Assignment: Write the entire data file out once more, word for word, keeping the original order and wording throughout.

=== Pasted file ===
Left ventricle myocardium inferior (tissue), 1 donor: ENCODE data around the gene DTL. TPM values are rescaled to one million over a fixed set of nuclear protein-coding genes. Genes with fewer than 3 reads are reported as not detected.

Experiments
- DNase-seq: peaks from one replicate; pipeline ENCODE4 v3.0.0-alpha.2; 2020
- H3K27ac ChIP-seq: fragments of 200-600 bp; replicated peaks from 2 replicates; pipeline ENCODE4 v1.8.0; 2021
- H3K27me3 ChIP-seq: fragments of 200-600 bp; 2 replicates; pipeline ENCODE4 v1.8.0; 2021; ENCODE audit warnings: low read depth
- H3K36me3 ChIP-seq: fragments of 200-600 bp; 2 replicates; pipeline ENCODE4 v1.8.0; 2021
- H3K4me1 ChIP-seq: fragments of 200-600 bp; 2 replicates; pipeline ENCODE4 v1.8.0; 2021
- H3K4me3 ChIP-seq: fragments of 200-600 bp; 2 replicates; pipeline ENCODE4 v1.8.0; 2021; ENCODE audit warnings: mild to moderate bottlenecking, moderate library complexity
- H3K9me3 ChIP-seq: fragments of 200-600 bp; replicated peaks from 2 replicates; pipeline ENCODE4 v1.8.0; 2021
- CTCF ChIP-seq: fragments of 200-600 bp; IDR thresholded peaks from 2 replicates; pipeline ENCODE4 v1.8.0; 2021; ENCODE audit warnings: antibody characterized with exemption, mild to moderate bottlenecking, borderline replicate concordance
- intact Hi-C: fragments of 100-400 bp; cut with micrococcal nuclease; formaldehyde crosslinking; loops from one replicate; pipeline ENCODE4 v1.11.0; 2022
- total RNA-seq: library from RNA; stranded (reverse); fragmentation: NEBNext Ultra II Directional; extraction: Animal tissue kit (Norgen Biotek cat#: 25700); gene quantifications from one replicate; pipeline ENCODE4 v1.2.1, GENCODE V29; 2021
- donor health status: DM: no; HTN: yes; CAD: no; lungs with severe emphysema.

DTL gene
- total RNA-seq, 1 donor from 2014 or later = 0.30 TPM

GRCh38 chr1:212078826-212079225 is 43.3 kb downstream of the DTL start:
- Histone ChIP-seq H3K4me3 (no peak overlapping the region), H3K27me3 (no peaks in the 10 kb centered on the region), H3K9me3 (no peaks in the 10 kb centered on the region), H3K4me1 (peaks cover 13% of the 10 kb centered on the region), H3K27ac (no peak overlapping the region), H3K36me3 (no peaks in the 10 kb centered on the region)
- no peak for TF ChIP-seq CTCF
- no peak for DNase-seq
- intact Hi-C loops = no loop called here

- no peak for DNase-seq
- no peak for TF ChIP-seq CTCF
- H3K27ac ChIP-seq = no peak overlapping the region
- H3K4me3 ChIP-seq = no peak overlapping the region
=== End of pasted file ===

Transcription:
Left ventricle myocardium inferior (tissue), 1 donor: ENCODE data around the gene DTL. TPM values are rescaled to one million over a fixed set of nuclear protein-coding genes. Genes with fewer than 3 reads are reported as not detected.

Experiments
- DNase-seq: peaks from one replicate; pipeline ENCODE4 v3.0.0-alpha.2; 2020
- H3K27ac ChIP-seq: fragments of 200-600 bp; replicated peaks from 2 replicates; pipeline ENCODE4 v1.8.0; 2021
- H3K27me3 ChIP-seq: fragments of 200-600 bp; 2 replicates; pipeline ENCODE4 v1.8.0; 2021; ENCODE audit warnings: low read depth
- H3K36me3 ChIP-seq: fragments of 200-600 bp; 2 replicates; pipeline ENCODE4 v1.8.0; 2021
- H3K4me1 ChIP-seq: fragments of 200-600 bp; 2 replicates; pipeline ENCODE4 v1.8.0; 2021
- H3K4me3 ChIP-seq: fragments of 200-600 bp; 2 replicates; pipeline ENCODE4 v1.8.0; 2021; ENCODE audit warnings: mild to moderate bottlenecking, moderate library complexity
- H3K9me3 ChIP-seq: fragments of 200-600 bp; replicated peaks from 2 replicates; pipeline ENCODE4 v1.8.0; 2021
- CTCF ChIP-seq: fragments of 200-600 bp; IDR thresholded peaks from 2 replicates; pipeline ENCODE4 v1.8.0; 2021; ENCODE audit warnings: antibody characterized with exemption, mild to moderate bottlenecking, borderline replicate concordance
- intact Hi-C: fragments of 100-400 bp; cut with micrococcal nuclease; formaldehyde crosslinking; loops from one replicate; pipeline ENCODE4 v1.11.0; 2022
- total RNA-seq: library from RNA; stranded (reverse); fragmentation: NEBNext Ultra II Directional; extraction: Animal tissue kit (Norgen Biotek cat#: 25700); gene quantifications from one replicate; pipeline ENCODE4 v1.2.1, GENCODE V29; 2021
- donor health status: DM: no; HTN: yes; CAD: no; lungs with severe emphysema.

DTL gene
- total RNA-seq, 1 donor from 2014 or later = 0.30 TPM

GRCh38 chr1:212078826-212079225 is 43.3 kb downstream of the DTL start:
- Histone ChIP-seq H3K4me3 (no peak overlapping the region), H3K27me3 (no peaks in the 10 kb centered on the region), H3K9me3 (no peaks in the 10 kb centered on the region), H3K4me1 (peaks cover 13% of the 10 kb centered on the region), H3K27ac (no peak overlapping the region), H3K36me3 (no peaks in the 10 kb centered on the region)
- no peak for TF ChIP-seq CTCF
- no peak for DNase-seq
- intact Hi-C loops = no loop called here

- no peak for DNase-seq
- no peak for TF ChIP-seq CTCF
- H3K27ac ChIP-seq = no peak overlapping the region
- H3K4me3 ChIP-seq = no peak overlapping the region